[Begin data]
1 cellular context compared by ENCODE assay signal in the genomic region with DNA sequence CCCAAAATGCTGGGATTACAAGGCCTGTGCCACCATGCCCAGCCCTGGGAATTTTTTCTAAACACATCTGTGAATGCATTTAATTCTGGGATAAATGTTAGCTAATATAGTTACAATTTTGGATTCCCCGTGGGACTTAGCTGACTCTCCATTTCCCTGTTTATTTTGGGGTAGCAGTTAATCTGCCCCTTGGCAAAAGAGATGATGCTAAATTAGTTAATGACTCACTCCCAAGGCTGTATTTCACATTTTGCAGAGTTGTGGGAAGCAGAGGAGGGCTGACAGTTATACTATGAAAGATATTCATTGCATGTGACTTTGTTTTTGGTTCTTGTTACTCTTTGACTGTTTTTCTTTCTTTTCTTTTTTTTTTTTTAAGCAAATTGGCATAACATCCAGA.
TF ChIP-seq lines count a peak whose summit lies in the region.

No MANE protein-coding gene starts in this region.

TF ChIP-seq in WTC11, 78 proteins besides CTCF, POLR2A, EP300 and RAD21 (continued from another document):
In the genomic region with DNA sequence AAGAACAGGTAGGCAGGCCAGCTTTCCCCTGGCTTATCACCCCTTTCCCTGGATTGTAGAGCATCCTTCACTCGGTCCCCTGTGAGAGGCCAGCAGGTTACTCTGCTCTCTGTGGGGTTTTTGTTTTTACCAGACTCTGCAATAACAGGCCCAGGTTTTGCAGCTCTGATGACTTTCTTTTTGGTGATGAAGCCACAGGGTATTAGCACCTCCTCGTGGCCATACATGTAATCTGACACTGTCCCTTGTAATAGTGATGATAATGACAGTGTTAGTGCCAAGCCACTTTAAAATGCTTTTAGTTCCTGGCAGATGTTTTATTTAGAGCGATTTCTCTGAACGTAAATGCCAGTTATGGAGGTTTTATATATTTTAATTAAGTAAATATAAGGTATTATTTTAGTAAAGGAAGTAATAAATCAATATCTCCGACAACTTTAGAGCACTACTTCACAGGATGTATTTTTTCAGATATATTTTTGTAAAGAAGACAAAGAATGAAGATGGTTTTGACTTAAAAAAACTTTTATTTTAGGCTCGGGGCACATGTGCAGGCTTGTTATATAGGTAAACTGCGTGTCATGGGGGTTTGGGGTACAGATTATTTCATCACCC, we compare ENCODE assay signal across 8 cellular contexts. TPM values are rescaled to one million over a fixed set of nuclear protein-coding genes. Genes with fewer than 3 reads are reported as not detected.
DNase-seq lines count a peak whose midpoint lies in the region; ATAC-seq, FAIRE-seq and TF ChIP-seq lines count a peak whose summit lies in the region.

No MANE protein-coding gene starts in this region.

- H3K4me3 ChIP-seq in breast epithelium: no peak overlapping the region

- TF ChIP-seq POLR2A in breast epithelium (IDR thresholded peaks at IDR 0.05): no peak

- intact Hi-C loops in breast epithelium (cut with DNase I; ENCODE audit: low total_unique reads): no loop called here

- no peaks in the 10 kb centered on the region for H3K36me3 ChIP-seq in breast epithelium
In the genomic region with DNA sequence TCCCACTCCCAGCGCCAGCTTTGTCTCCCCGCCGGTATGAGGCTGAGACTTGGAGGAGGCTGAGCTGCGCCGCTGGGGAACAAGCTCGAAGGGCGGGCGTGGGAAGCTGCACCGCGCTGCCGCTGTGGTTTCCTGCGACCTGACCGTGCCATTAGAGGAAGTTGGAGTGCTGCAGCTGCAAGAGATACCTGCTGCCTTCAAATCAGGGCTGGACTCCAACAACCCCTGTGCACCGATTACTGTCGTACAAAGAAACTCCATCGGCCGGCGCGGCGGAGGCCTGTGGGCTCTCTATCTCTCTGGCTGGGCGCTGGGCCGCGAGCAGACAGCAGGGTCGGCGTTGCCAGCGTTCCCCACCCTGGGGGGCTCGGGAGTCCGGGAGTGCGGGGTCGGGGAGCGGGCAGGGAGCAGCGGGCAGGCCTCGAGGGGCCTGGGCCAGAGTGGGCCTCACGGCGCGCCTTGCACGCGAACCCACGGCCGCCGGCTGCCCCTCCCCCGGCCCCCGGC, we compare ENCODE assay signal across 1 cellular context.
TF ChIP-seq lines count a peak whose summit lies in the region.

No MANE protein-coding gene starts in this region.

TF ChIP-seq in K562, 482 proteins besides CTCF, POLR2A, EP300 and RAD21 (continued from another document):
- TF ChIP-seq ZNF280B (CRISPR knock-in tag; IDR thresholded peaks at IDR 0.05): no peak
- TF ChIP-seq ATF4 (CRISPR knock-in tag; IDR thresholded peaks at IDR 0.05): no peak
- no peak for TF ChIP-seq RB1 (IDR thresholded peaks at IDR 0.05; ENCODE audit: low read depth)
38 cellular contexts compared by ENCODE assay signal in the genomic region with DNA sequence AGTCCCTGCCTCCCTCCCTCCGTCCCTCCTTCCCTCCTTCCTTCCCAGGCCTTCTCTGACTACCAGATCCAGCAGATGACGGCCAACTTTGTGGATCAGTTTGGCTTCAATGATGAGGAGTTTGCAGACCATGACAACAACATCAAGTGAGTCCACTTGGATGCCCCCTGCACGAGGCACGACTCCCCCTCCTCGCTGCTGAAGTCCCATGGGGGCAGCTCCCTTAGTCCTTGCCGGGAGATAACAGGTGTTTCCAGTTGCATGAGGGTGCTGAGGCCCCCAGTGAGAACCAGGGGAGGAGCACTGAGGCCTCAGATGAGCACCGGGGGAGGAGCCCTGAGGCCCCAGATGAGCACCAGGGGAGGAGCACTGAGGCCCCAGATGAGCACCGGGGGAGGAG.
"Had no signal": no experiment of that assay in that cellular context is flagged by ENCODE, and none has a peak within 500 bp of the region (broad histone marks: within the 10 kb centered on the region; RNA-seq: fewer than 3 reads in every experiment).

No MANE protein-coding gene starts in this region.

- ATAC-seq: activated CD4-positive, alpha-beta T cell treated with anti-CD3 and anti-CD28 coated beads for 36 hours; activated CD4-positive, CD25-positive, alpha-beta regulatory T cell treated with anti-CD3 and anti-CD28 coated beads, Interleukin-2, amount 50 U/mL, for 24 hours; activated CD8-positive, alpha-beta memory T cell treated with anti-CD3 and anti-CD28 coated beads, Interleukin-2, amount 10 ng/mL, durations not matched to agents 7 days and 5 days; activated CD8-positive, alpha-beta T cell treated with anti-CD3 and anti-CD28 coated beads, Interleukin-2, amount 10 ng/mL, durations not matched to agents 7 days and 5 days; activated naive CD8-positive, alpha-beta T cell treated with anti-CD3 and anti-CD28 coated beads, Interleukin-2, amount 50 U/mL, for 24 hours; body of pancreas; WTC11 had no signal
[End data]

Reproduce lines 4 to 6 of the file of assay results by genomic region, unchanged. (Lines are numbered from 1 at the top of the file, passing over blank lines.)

TF ChIP-seq in WTC11, 78 proteins besides CTCF, POLR2A, EP300 and RAD21 (continued from another document):
In the genomic region with DNA sequence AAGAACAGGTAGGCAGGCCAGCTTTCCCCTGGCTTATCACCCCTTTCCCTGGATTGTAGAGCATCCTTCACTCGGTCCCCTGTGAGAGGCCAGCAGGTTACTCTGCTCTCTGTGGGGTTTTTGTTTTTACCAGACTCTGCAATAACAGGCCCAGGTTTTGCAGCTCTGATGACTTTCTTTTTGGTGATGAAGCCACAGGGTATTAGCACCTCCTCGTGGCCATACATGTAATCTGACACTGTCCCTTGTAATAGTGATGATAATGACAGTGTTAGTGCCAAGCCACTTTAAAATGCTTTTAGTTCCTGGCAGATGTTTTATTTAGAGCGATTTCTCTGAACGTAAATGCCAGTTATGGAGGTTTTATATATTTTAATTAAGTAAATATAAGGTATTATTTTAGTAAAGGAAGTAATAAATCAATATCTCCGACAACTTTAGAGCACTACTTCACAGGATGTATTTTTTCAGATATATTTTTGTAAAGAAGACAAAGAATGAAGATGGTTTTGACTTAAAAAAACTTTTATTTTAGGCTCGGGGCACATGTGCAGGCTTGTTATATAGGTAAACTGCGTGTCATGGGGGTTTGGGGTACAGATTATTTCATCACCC, we compare ENCODE assay signal across 8 cellular contexts. TPM values are rescaled to one million over a fixed set of nuclear protein-coding genes. Genes with fewer than 3 reads are reported as not detected.
DNase-seq lines count a peak whose midpoint lies in the region; ATAC-seq, FAIRE-seq and TF ChIP-seq lines count a peak whose summit lies in the region.